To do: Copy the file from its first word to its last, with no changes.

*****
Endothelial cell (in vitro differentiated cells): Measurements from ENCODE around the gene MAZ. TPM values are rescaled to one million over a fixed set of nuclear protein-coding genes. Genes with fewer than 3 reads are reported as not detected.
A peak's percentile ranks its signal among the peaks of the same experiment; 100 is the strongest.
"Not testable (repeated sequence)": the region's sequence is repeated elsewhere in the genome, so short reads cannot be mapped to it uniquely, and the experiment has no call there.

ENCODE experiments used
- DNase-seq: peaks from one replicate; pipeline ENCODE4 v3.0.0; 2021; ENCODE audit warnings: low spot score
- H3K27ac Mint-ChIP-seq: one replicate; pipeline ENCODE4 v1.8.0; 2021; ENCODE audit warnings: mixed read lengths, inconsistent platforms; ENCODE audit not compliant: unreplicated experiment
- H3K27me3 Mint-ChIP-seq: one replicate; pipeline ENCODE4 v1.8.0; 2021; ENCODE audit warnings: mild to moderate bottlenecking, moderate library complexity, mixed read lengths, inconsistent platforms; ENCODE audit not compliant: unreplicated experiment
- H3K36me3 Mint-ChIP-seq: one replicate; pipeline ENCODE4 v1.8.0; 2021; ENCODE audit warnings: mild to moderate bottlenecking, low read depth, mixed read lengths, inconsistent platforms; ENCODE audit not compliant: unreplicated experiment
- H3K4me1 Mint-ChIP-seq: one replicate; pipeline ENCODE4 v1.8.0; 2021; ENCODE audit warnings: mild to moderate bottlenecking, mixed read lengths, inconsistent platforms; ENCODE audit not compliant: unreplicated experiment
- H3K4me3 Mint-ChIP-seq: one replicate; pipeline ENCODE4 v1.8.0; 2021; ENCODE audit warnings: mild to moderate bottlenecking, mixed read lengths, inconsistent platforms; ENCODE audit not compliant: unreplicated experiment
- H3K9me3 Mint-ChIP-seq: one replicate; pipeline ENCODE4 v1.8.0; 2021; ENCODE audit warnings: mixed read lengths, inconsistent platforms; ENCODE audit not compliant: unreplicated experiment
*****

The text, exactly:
Endothelial cell (in vitro differentiated cells): Measurements from ENCODE around the gene MAZ. TPM values are rescaled to one million over a fixed set of nuclear protein-coding genes. Genes with fewer than 3 reads are reported as not detected.
A peak's percentile ranks its signal among the peaks of the same experiment; 100 is the strongest.
"Not testable (repeated sequence)": the region's sequence is repeated elsewhere in the genome, so short reads cannot be mapped to it uniquely, and the experiment has no call there.

ENCODE experiments used
- DNase-seq: peaks from one replicate; pipeline ENCODE4 v3.0.0; 2021; ENCODE audit warnings: low spot score
- H3K27ac Mint-ChIP-seq: one replicate; pipeline ENCODE4 v1.8.0; 2021; ENCODE audit warnings: mixed read lengths, inconsistent platforms; ENCODE audit not compliant: unreplicated experiment
- H3K27me3 Mint-ChIP-seq: one replicate; pipeline ENCODE4 v1.8.0; 2021; ENCODE audit warnings: mild to moderate bottlenecking, moderate library complexity, mixed read lengths, inconsistent platforms; ENCODE audit not compliant: unreplicated experiment
- H3K36me3 Mint-ChIP-seq: one replicate; pipeline ENCODE4 v1.8.0; 2021; ENCODE audit warnings: mild to moderate bottlenecking, low read depth, mixed read lengths, inconsistent platforms; ENCODE audit not compliant: unreplicated experiment
- H3K4me1 Mint-ChIP-seq: one replicate; pipeline ENCODE4 v1.8.0; 2021; ENCODE audit warnings: mild to moderate bottlenecking, mixed read lengths, inconsistent platforms; ENCODE audit not compliant: unreplicated experiment
- H3K4me3 Mint-ChIP-seq: one replicate; pipeline ENCODE4 v1.8.0; 2021; ENCODE audit warnings: mild to moderate bottlenecking, mixed read lengths, inconsistent platforms; ENCODE audit not compliant: unreplicated experiment
- H3K9me3 Mint-ChIP-seq: one replicate; pipeline ENCODE4 v1.8.0; 2021; ENCODE audit warnings: mixed read lengths, inconsistent platforms; ENCODE audit not compliant: unreplicated experiment